According to a press release by the U.S. Department of Justice, seven people have been indicted on federal charges for their participation in the illegal dispensing and distribution of oxycodone, among other offenses.
Jason Boyd, 42, of Davie, Jason Rodriguez, 36, of Fort Lauderdale, Vijay Chowdary, M.D., 69, of Boca Raton, Harish Chowdary, P.A., 64, of Fort Lauderdale, Amanda Bozer, 34, of Fort Lauderdale, Nestor Merces, Jr. 35, of New York, and Hector Bruno, 35, of Pembroke Pines are all charged with various crimes including conspiracy to distribute, dispense and posses controlled substances, maintaining drug-involved premise and money laundering.
Mark R. Trouville, DEA Special Agent stated, “This is a text book example of an illegal prescription drug trafficking organization. These rogue doctors and greedy drug dealers tried to make a pill mill look like a legitimate business. The days of profiting from these crimes have come to an end for these seven defendants. The diversion of pharmaceutical drugs remains a priority for the DEA and our law enforcement partners in South Florida. We will stay committed to ridding our communities of those who look to become rich from the diversion of powerful prescription medications.”
While Bruno remains a fugitive, the other six defendants all appeared in federal court on Wednesday in Fort Lauderdale.
“I’m extremely proud of the hard work and dedication our investigators have put into building a solid case against these suspects,” Sheriff Scott Israel said. “This group is made up of drug traffickers passing themselves off as businessmen and medical patients and unscrupulous clinicians pretending to be medical professionals. They did all of this to further their criminal enterprise without concern for the people whose lives they were putting at risk.”
The indictment alleges that the defendants, without legitimate medical purpose, offered patients prescriptions for oxycodone and other controlled substances through Intracoastal Medical Groups, Inc., in Broward County, since October 2010.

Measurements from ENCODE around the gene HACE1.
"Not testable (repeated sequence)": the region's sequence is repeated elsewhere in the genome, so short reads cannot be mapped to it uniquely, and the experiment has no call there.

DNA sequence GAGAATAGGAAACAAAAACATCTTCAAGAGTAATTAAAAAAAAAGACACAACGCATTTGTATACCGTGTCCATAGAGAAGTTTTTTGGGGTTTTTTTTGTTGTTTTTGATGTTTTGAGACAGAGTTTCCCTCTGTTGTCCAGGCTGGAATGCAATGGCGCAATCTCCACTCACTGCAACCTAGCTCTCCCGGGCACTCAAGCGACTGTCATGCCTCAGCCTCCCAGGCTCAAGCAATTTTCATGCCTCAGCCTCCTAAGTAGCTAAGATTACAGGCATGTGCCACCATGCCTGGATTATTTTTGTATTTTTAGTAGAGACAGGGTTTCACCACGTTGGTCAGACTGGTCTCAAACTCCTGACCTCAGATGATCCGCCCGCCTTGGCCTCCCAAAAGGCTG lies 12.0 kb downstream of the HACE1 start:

According to the press release, charges state that people seeking to buy large quantities of the substances travelled hundreds of miles to obtain the illegal prescriptions at the clinic.
It is reported that employed doctors would prescribe the oxycodone without medical necessity. The defendants also made and used false MRI reports, and also disposed of urinalysis that showed the tested patients were cocaine users, among other drugs.
The clinic had what were called "sponsors" who would pay for medical expenses for visits for a group of people in return for all or a portion of the pills prescribed.
U.S. Attorney Wifredo A. Ferrer stated, “As this case demonstrates, federal and local law enforcement continue to stand united to tackle the pill mill epidemic that has plagued Broward County and our state. Together, we are making a positive difference, as we continue to bring down these unscrupulous doctors and drug dealers who seek to hide behind a medical license. Pill mill operators be warned: we are not done yet.”
If convicted, each defendant could face up to 20 years for conspiracy to distribute, dispense and possess oxycodone, 20 years for distributing, dispensing, aiding and abetting, 20 years for maintaining a location for the distribution, and Boyd faces up to 20 years for money laundering charges.